Monitoring is one of the most valuable scientific undertakings (Giron-Nava et al., 2017). Not only does data allow us to answer the questions we set forth to understand when collecting them, but they also allows us to look back in time and ask new questions. These data have been useful to perform policy-evaluation studies to test for the performance of marine reserves Ferraro and Pattanayak (2006); Villaseñor-Derbez et al. (2019). However, they have also been used to answer other questions that advance our understanding of the natural world, inform management, or contribute data for risk-evaluation at the IUCN. The community-based conservation program resulted in the publication of 14 book chapters, 36 outreach articles, and 98 peer-reviewed publications. Only 37% of these peer-reviewed publications have been led by COBI personnel, highlighting the highly collaborative nature of the program (Lopez-Olmedo et al., 2019).

The bulk of the papers have a regional focus, with most of them studying the Gulf of California (n = 50). But the Pacific coastline of the Baja California Peninsula (N = 19) and the Mexican Caribbean (n = 9) have also been covered. Other studies reported results at the national (n = 15) or global (n = 4) level. Studies leveraging data from the marine reserve program have been crucial in identifying and documenting range extensions for multiple fish species, studying the effect of environmental variation on marine communities, or detecting invasive species (Table 1 provides some examples). While these data will continue to be useful to evaluate the reserves, they can also serve as a baseline for the ecological status of the three main ecosystems and continue to support our understanding of the natural environment.

TABLE 1
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Table 1 Long-term ecological monitoring has ancillary benefits.

Citizen science is a topic rapidly gaining traction in the marine conservation realm. Two decades of interfacing with community members have shown that fisher’s participation as citizen scientists increases the likelihood of attaining conservation goals (Fulton et al., 2018) and can produce vasts amounts of knowledge (Fulton et al., 2019). Future programs should leverage the existing data and knowledge, and continue to support the community participation.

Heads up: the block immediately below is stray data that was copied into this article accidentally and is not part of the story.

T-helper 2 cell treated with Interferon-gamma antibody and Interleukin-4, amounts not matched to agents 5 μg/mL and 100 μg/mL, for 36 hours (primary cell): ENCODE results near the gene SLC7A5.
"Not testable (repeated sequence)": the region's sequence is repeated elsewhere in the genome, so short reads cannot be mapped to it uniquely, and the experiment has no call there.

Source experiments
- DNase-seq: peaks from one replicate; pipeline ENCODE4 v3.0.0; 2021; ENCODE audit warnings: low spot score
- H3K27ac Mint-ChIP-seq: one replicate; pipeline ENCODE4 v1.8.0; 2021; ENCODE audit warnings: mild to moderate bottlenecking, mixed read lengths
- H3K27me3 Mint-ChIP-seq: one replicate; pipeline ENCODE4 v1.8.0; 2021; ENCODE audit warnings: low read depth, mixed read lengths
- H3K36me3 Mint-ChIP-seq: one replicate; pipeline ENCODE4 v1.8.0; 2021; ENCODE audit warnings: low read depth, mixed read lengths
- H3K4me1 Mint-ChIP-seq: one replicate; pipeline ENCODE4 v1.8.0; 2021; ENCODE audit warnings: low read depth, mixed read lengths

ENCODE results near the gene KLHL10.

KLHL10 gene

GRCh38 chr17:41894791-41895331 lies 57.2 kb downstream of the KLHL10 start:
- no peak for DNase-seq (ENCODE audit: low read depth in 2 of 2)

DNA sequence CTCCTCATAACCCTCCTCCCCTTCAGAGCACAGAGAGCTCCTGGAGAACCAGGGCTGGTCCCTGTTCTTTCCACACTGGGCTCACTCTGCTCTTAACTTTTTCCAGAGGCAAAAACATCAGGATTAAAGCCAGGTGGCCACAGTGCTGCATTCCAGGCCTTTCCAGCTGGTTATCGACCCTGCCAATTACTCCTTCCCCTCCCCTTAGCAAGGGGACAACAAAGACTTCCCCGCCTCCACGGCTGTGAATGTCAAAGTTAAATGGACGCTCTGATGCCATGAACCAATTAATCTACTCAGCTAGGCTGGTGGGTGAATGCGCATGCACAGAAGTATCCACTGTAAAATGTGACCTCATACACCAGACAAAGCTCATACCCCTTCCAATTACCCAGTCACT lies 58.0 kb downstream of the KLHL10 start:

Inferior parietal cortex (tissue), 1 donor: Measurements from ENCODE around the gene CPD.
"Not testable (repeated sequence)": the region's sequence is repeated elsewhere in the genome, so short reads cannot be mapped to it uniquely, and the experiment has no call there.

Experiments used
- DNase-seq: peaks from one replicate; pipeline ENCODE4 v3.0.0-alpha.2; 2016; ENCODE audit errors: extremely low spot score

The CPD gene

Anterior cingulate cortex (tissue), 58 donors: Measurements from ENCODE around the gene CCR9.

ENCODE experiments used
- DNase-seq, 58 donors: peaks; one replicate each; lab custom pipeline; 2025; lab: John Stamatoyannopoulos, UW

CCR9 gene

3.4 Digital Capital

The permeation of digital technology into fisheries and conservation became evident over the last decade. This brought the development of shared digital infrastructure for intervention planning, evaluation, and peer-to-peer communication. For example, the CostApp (innovacionazul.shinyapps.io/AppCosteo/) is a web-based tool that allows managers to estimate the operational costs of conservation interventions, ensuring that programs have sufficient funds to succeed. On the management side, the Marine Reserve Evaluation App was developed to standardize the evaluation of marine reserves by leveraging the already-existing monitoring data described above (Villaseñor-Derbez et al., 2018). And finally, platforms like PescaData (pescadata.org) offer an integrated peer-to-peer environment designed to meet the needs of community members. As of 2022, PescaData has more than 1,200 subscribers from 56 fishing organizations in 12 countries.

Together, these apps provide a common platform where community members can interact with one another, and where they can collaborate with managers to design and evaluate conservation interventions. Future efforts should leverage these and other similar resources to design and evaluate interventions, and continue to embrace and enable the technological revolution taking place in the oceans.

4 Parallel and Complimentary Efforts